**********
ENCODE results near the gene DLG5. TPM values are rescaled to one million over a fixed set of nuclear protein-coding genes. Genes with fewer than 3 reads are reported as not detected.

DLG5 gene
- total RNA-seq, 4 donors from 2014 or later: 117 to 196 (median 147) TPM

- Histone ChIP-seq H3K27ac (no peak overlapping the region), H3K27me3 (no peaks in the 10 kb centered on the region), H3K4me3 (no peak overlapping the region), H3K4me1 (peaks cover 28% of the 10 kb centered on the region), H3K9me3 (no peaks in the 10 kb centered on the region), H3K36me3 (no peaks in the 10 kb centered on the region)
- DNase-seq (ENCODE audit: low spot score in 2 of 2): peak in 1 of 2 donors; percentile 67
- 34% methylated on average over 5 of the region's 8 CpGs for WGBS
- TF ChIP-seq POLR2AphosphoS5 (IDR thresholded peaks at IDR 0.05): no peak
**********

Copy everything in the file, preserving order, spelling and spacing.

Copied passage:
ENCODE results near the gene DLG5. TPM values are rescaled to one million over a fixed set of nuclear protein-coding genes. Genes with fewer than 3 reads are reported as not detected.

DLG5 gene
- total RNA-seq, 4 donors from 2014 or later: 117 to 196 (median 147) TPM

- Histone ChIP-seq H3K27ac (no peak overlapping the region), H3K27me3 (no peaks in the 10 kb centered on the region), H3K4me3 (no peak overlapping the region), H3K4me1 (peaks cover 28% of the 10 kb centered on the region), H3K9me3 (no peaks in the 10 kb centered on the region), H3K36me3 (no peaks in the 10 kb centered on the region)
- DNase-seq (ENCODE audit: low spot score in 2 of 2): peak in 1 of 2 donors; percentile 67
- 34% methylated on average over 5 of the region's 8 CpGs for WGBS
- TF ChIP-seq POLR2AphosphoS5 (IDR thresholded peaks at IDR 0.05): no peak